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Innovation

Robots that think like humans

There are currently many efforts around the world which aim to build autonomous robots able to deal with their environment under unexpected circumstances. One of these is a UK project named Reverb, which is scheduled to be completed in 2010, is to better understand how animal brains and their visual systems. This knowledge will be then transferred to robots.
Written by Roland Piquepaille, Inactive on

There are currently many efforts around the world which aim to build autonomous robots able to deal with their environment under unexpected circumstances. One of these is a UK project named Reverb (short for "Reverse Engineering the Vertebrate Brain"), led by BAE Systems with the help of several universities. The goal of this project, which is scheduled to be completed in 2010, is to better understand animal brains and their visual systems. This knowledge will be then transferred to robots, and more specifically to self-thinking or fully autonomous vehicles. Read more...

Here are some quotes from a short article published by The Business.

BAE is in the early stages of developing a revolutionary robot that could lead to a self-thinking or fully autonomous armoured vehicle.
BAE is now working with British universities, including Sheffield, Manchester, Cambridge and Oxford, to develop a robot that can recall its mistakes and remember to repeat only its successes. The idea is to create a machine that can make an immediate decision for itself based on its own readings of its environment.

This project, which started in 2004 and which will last until 2010, has been named Reverb (short for "Reverse Engineering the Vertebrate Brain").

Below is a photograph of one robotic platform that might be used for the Reverb project (Credit: BAE Systems). Here is a link to a larger version of this robotic platform.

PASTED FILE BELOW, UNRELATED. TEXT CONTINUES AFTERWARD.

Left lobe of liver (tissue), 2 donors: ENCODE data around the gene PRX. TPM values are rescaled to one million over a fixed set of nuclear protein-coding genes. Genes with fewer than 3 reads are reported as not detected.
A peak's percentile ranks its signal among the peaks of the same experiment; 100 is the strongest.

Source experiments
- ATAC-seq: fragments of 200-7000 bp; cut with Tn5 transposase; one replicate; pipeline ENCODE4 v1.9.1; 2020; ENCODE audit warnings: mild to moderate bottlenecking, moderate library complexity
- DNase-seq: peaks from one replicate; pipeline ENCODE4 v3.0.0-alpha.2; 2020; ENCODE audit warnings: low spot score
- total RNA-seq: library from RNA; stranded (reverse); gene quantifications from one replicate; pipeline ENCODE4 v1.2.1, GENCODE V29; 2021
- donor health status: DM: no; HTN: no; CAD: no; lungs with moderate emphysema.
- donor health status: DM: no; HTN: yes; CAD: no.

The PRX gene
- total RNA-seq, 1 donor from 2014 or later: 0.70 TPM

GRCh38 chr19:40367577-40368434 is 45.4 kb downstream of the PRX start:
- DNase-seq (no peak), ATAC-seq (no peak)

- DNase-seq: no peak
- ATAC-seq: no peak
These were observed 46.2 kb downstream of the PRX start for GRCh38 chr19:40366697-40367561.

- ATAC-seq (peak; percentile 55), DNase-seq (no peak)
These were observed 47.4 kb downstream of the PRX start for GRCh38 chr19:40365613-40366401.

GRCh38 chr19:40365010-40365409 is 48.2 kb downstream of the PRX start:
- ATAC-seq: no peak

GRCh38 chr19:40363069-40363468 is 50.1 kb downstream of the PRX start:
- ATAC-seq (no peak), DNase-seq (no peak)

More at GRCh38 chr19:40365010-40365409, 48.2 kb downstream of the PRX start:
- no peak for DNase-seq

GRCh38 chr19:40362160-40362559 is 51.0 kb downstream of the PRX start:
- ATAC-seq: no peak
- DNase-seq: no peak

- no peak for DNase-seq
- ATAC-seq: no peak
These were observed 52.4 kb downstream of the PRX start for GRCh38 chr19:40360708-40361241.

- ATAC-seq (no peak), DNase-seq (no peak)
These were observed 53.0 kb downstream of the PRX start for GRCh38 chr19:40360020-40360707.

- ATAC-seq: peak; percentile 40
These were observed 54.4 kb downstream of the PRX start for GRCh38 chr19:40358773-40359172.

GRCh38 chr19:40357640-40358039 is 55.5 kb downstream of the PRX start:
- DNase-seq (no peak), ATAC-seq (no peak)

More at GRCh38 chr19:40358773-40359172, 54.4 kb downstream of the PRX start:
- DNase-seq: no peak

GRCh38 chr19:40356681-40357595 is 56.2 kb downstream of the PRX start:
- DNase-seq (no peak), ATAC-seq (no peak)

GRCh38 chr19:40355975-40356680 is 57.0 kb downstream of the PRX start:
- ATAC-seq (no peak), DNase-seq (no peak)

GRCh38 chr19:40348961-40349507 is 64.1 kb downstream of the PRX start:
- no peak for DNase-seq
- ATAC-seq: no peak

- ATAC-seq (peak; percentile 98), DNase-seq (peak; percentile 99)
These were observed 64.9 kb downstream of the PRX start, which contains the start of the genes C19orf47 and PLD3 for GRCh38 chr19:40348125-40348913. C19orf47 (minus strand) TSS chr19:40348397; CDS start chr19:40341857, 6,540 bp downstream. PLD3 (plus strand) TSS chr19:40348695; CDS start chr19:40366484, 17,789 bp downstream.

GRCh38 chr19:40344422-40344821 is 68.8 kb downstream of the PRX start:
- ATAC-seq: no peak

A potential Reverb robotic platform

Here is a link to the home page of the Reverb project which provides more details about the undergoing research.

The proposed research programme aims to solve [the] problem of behavioural integration by using our knowledge of brain systems, which appear to solve the multi-tasking problem almost effortlessly. Thus, we will try to 'unravel' the mechanisms the brain uses and build models based on these mechanism that will run on computers, and which can be used to control the behaviour of artificial agents (e.g. robots).
In particular, we aim to use information about relevant parts of the brain to build a robot that can do three things: (i) recognise objects using a visual system with a narrow field of view, and use this information to retrieve certain objects; (ii) detect and direct attention to sudden events in the wider field of view; (iii) detect static features in the wide field , and direct its narrow field visual system to them for closer inspection.

In this press release from September 2005, BAE Systems gave additional details about the Reverb project.

The research will start by capitalising on current knowledge of how animals process visual information in complex, dynamic environments. This information will be used to build computational models of the relevant brain processes, which will be programmed into autonomous robots. This approach will give the robots an ability to make decisions that could in principle be as good as those taken by the animals themselves.
As an example, a robot could notice and respond flexibly and adaptively to sudden changes in its surroundings and make an immediate decision as to whether the change warrants any action. It is impossible to pre-programme a robot to deal with every possibility it might face, so the robot must combine or integrate all possible actions and behaviours in order to respond appropriately, and have the ability to learn from its mistakes and successes.

For more information about the Reverb project and all its aspects, you should look at this poster (PDF format, 1 page, 6.61 MB), which was presented at the EPSRC Novel computation initiative meeting in March 2006 under the title "Integrative computation for autonomous agents: a novel approach based on the vertebrate brain." On the image below you can see one of the proposed robotic kits, a "pan-tilt head and cameras based on careful analysis of human capabilities" (Credit: REVERB project).

One of the proposed Reverb robotic kits

So will we have to wait until 2010 to see tangible results coming from this project? I don't think so: we should see robots with rudimentary self-thinking capabilities before this.

Sources: Adam Durchslag, The Business, UK, May 7, 2006; and various web sites

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